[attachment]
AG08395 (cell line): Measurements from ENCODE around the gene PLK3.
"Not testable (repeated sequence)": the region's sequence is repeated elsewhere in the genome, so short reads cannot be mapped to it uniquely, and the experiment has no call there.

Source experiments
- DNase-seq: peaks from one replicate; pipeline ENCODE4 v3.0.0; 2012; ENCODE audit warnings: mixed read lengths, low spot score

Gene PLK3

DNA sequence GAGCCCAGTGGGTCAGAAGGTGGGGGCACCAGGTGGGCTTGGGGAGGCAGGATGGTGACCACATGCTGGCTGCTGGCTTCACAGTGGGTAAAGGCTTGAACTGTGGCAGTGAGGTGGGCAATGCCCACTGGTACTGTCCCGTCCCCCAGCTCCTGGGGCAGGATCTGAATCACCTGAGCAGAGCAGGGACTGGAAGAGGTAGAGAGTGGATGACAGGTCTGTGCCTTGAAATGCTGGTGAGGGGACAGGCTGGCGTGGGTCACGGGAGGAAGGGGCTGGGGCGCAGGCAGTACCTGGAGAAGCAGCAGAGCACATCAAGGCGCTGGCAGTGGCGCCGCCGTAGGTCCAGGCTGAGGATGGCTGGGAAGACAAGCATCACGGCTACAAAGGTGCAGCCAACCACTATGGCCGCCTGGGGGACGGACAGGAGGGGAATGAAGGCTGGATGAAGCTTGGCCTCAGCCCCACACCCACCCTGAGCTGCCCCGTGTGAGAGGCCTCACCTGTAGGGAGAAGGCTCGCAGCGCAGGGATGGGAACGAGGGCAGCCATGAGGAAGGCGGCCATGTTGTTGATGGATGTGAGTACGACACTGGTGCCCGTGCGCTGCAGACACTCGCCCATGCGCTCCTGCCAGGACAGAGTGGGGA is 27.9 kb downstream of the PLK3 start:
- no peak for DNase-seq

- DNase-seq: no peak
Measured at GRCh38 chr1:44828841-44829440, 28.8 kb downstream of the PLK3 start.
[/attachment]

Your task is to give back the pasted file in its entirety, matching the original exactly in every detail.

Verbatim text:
AG08395 (cell line): Measurements from ENCODE around the gene PLK3.
"Not testable (repeated sequence)": the region's sequence is repeated elsewhere in the genome, so short reads cannot be mapped to it uniquely, and the experiment has no call there.

Source experiments
- DNase-seq: peaks from one replicate; pipeline ENCODE4 v3.0.0; 2012; ENCODE audit warnings: mixed read lengths, low spot score

Gene PLK3

DNA sequence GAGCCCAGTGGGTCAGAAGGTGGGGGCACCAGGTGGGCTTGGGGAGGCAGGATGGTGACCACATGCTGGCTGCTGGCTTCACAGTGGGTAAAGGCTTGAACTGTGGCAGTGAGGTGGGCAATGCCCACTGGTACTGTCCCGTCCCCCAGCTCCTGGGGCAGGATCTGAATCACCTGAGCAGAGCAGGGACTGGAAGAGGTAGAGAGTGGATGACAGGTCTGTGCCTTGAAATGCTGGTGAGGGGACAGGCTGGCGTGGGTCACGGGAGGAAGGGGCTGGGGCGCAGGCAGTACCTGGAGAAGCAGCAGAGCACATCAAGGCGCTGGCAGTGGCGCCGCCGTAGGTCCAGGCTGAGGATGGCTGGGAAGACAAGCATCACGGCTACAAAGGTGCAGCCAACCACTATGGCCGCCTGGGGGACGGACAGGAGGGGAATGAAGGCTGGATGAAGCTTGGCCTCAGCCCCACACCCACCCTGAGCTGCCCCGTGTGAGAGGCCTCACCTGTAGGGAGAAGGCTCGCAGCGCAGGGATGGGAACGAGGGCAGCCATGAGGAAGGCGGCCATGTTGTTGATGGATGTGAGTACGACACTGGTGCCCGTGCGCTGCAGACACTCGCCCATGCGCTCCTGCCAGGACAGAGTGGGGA is 27.9 kb downstream of the PLK3 start:
- no peak for DNase-seq

- DNase-seq: no peak
Measured at GRCh38 chr1:44828841-44829440, 28.8 kb downstream of the PLK3 start.